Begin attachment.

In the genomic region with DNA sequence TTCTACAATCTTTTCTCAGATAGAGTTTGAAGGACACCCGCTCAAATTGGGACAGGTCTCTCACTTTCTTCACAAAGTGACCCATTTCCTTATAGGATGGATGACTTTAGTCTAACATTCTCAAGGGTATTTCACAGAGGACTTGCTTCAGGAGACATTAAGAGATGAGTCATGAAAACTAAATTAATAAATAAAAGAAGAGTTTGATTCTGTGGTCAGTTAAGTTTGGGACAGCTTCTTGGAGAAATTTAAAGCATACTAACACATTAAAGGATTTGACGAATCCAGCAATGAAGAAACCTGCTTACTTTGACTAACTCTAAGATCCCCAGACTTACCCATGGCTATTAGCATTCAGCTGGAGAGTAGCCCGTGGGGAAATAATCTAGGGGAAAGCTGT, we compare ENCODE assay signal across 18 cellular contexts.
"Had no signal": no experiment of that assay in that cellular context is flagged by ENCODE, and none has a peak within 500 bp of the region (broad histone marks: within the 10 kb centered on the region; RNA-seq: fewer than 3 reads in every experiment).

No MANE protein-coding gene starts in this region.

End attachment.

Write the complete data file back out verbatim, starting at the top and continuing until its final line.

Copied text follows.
In the genomic region with DNA sequence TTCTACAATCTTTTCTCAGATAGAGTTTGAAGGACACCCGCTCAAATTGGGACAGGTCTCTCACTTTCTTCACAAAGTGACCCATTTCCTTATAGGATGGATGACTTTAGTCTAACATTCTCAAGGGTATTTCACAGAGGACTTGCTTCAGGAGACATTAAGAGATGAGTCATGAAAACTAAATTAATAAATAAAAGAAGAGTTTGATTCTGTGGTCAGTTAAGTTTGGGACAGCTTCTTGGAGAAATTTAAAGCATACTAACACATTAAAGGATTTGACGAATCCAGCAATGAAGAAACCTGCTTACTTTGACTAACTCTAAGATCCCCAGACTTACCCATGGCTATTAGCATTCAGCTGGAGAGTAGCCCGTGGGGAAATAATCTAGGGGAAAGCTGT, we compare ENCODE assay signal across 18 cellular contexts.
"Had no signal": no experiment of that assay in that cellular context is flagged by ENCODE, and none has a peak within 500 bp of the region (broad histone marks: within the 10 kb centered on the region; RNA-seq: fewer than 3 reads in every experiment).

No MANE protein-coding gene starts in this region.